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How does the strategic marketing process relate to the strategic planning process discussed in Module 3? Is it necessary that the marketing strategy be linked to corporate strategy? Why or why not?

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Strategic Marketing & Strategic Planning Process

INSTRUCTIONS:

How does the strategic marketing process relate to the strategic planning process discussed in Module 3? Is it necessary that the marketing strategy be linked to corporate strategy? Why or why not?





FROM Module 3 DQ 1

Chapter 8 of the textbook suggests that there are only two generic strategies available to a firm: differentiation or cost leadership. Both strategies can be applied either into a focused market or a broad market. Do you agree that these are the only two strategies available? Are they mutually exclusive? Why or why not?

ANSWER.

In the recent times, there have been many deliberations on the available generic strategies that are available for firms. This attitude has come as a result of realization of the core role played by such generic strategies to a firm. Although the number of the available generic strategies is not the main issue, rather the benefits that a firm stands to gain as a result of adoption of such strategies, there has been confusion concerning the same.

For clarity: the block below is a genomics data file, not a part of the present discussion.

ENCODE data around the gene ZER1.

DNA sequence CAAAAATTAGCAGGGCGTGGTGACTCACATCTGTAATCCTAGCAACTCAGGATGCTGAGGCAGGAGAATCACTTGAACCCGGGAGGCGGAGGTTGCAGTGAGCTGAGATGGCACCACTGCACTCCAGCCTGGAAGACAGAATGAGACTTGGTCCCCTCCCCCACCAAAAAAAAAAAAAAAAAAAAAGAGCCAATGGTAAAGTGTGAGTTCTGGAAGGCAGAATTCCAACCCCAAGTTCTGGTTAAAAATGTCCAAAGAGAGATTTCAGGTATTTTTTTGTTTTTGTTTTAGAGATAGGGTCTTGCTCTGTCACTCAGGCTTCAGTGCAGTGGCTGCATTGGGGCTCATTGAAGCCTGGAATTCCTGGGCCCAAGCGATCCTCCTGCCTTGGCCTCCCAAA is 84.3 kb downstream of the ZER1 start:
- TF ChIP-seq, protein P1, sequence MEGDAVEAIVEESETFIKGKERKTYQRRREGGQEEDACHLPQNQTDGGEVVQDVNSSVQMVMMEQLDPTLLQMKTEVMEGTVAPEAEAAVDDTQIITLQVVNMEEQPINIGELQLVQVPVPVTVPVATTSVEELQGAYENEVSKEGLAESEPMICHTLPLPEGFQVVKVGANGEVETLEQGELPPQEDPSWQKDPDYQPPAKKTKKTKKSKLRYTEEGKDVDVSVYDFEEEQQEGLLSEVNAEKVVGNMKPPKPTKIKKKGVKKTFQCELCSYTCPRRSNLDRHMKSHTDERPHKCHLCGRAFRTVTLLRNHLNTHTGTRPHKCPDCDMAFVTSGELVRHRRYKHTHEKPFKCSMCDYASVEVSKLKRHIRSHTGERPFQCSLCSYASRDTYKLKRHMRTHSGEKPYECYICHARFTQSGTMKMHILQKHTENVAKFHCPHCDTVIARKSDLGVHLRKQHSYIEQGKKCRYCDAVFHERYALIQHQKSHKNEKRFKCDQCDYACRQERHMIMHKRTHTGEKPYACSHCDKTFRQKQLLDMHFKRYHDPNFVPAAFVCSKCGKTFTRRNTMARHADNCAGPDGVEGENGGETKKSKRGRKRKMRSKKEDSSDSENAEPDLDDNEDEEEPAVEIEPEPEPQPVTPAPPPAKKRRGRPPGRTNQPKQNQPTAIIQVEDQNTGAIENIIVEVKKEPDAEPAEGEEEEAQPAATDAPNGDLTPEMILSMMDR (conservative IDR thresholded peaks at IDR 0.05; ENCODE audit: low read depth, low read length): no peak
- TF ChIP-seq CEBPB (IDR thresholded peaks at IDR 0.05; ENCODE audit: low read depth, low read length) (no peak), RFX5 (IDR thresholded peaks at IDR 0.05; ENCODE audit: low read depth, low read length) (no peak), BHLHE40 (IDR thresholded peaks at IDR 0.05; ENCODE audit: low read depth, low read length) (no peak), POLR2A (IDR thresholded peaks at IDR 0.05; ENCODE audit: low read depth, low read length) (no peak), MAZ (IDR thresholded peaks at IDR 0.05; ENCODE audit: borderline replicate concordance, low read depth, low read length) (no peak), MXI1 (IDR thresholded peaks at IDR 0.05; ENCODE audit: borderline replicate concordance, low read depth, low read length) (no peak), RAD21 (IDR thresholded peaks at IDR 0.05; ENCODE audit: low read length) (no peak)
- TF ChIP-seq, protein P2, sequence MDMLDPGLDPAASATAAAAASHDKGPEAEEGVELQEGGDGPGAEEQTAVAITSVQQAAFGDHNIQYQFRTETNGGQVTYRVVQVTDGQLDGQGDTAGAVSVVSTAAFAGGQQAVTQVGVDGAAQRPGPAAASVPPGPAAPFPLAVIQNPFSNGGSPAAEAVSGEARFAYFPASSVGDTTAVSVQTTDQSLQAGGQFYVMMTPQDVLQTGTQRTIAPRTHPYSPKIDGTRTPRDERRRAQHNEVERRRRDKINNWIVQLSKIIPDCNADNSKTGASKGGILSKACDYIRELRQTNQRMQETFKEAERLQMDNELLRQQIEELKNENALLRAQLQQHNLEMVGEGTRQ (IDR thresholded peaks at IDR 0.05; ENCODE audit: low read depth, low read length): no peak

According to Draft (2013) many scholars have argued that there are only two generic strategies that are available to firms. Although the two commonly discussed generic strategies are commonly available, that is, differentiation or cost sharing, they do not represent the limit. There are other generic strategies that are available to firms.

The applicability of differentiation or cost sharing is broad in the sense that it can be applied to focused market or broad market. It is crucial to note that; there are other generic strategies which also have wide application just as the two commonly discussed generic strategies, hence, they cannot be said to be exclusive. One of such other generic strategy is that of focus. This is whereby; a firm chooses to focus on a particular item. For instance, a firm could choose to focus on a particular product or a particular cost. Mehran (2015) asserts that; the tricky part of this generic strategy is selection of the item to focus on in specificity. This is because; focusing on the wrong item would prove to be disastrous to a firm.

Another available generic strategy to firms is that of competitive advantage. This is whereby; a firm seeks to increase its competitive value in comparison to other firms of similar caliber. This strategy could be attained through increasing the value of products offered or by lowering prices.

References

Daft, R. L. (2013). New era of management (11th ed). Boston, Massachusetts, Cengage learning

Mehran F. c. (2015) Total Business Excellence: Wilkes University, Mesa, AZ Campus (480)-277-1649







WEEK 6 LECTURE NOTES

Marketing Management and Service Excellence

Introduction